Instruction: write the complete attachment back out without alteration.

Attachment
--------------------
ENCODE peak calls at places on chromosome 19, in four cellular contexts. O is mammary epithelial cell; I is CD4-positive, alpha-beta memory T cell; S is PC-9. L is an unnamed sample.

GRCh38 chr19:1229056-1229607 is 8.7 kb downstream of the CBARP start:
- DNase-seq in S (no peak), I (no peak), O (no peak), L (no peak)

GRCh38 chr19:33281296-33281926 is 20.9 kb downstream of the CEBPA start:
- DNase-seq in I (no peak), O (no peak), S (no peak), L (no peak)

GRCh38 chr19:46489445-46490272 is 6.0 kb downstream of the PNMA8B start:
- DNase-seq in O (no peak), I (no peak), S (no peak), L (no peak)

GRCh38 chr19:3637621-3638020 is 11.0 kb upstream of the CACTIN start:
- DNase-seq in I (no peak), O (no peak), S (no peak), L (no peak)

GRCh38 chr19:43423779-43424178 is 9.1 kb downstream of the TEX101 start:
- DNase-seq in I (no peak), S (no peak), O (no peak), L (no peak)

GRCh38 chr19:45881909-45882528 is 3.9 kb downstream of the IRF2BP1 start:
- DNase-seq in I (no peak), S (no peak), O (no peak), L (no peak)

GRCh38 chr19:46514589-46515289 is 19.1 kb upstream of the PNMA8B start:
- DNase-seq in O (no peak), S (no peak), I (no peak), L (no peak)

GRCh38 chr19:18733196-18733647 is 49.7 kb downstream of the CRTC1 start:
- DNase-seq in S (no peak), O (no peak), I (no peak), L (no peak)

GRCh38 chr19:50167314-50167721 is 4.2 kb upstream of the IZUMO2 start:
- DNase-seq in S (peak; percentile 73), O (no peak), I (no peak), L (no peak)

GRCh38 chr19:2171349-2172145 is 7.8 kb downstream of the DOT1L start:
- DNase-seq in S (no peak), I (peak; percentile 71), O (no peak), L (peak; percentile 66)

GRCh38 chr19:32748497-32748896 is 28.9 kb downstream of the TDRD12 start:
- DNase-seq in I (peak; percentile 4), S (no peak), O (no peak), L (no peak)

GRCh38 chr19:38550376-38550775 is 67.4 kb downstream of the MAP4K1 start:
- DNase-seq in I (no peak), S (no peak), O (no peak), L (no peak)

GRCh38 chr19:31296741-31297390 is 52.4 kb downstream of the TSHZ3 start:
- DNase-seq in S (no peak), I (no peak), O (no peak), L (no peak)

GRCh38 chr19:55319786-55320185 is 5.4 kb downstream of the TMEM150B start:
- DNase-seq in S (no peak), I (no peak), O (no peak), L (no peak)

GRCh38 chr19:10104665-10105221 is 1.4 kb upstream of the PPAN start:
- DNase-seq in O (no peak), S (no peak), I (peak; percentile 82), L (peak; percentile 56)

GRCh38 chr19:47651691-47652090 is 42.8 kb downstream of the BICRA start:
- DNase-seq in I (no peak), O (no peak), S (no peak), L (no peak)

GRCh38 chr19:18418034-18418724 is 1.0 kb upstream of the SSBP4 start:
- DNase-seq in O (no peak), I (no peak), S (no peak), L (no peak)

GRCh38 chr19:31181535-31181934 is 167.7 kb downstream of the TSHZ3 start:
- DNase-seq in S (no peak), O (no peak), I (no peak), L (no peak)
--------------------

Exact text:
ENCODE peak calls at places on chromosome 19, in four cellular contexts. O is mammary epithelial cell; I is CD4-positive, alpha-beta memory T cell; S is PC-9. L is an unnamed sample.

GRCh38 chr19:1229056-1229607 is 8.7 kb downstream of the CBARP start:
- DNase-seq in S (no peak), I (no peak), O (no peak), L (no peak)

GRCh38 chr19:33281296-33281926 is 20.9 kb downstream of the CEBPA start:
- DNase-seq in I (no peak), O (no peak), S (no peak), L (no peak)

GRCh38 chr19:46489445-46490272 is 6.0 kb downstream of the PNMA8B start:
- DNase-seq in O (no peak), I (no peak), S (no peak), L (no peak)

GRCh38 chr19:3637621-3638020 is 11.0 kb upstream of the CACTIN start:
- DNase-seq in I (no peak), O (no peak), S (no peak), L (no peak)

GRCh38 chr19:43423779-43424178 is 9.1 kb downstream of the TEX101 start:
- DNase-seq in I (no peak), S (no peak), O (no peak), L (no peak)

GRCh38 chr19:45881909-45882528 is 3.9 kb downstream of the IRF2BP1 start:
- DNase-seq in I (no peak), S (no peak), O (no peak), L (no peak)

GRCh38 chr19:46514589-46515289 is 19.1 kb upstream of the PNMA8B start:
- DNase-seq in O (no peak), S (no peak), I (no peak), L (no peak)

GRCh38 chr19:18733196-18733647 is 49.7 kb downstream of the CRTC1 start:
- DNase-seq in S (no peak), O (no peak), I (no peak), L (no peak)

GRCh38 chr19:50167314-50167721 is 4.2 kb upstream of the IZUMO2 start:
- DNase-seq in S (peak; percentile 73), O (no peak), I (no peak), L (no peak)

GRCh38 chr19:2171349-2172145 is 7.8 kb downstream of the DOT1L start:
- DNase-seq in S (no peak), I (peak; percentile 71), O (no peak), L (peak; percentile 66)

GRCh38 chr19:32748497-32748896 is 28.9 kb downstream of the TDRD12 start:
- DNase-seq in I (peak; percentile 4), S (no peak), O (no peak), L (no peak)

GRCh38 chr19:38550376-38550775 is 67.4 kb downstream of the MAP4K1 start:
- DNase-seq in I (no peak), S (no peak), O (no peak), L (no peak)

GRCh38 chr19:31296741-31297390 is 52.4 kb downstream of the TSHZ3 start:
- DNase-seq in S (no peak), I (no peak), O (no peak), L (no peak)

GRCh38 chr19:55319786-55320185 is 5.4 kb downstream of the TMEM150B start:
- DNase-seq in S (no peak), I (no peak), O (no peak), L (no peak)

GRCh38 chr19:10104665-10105221 is 1.4 kb upstream of the PPAN start:
- DNase-seq in O (no peak), S (no peak), I (peak; percentile 82), L (peak; percentile 56)

GRCh38 chr19:47651691-47652090 is 42.8 kb downstream of the BICRA start:
- DNase-seq in I (no peak), O (no peak), S (no peak), L (no peak)

GRCh38 chr19:18418034-18418724 is 1.0 kb upstream of the SSBP4 start:
- DNase-seq in O (no peak), I (no peak), S (no peak), L (no peak)

GRCh38 chr19:31181535-31181934 is 167.7 kb downstream of the TSHZ3 start:
- DNase-seq in S (no peak), O (no peak), I (no peak), L (no peak)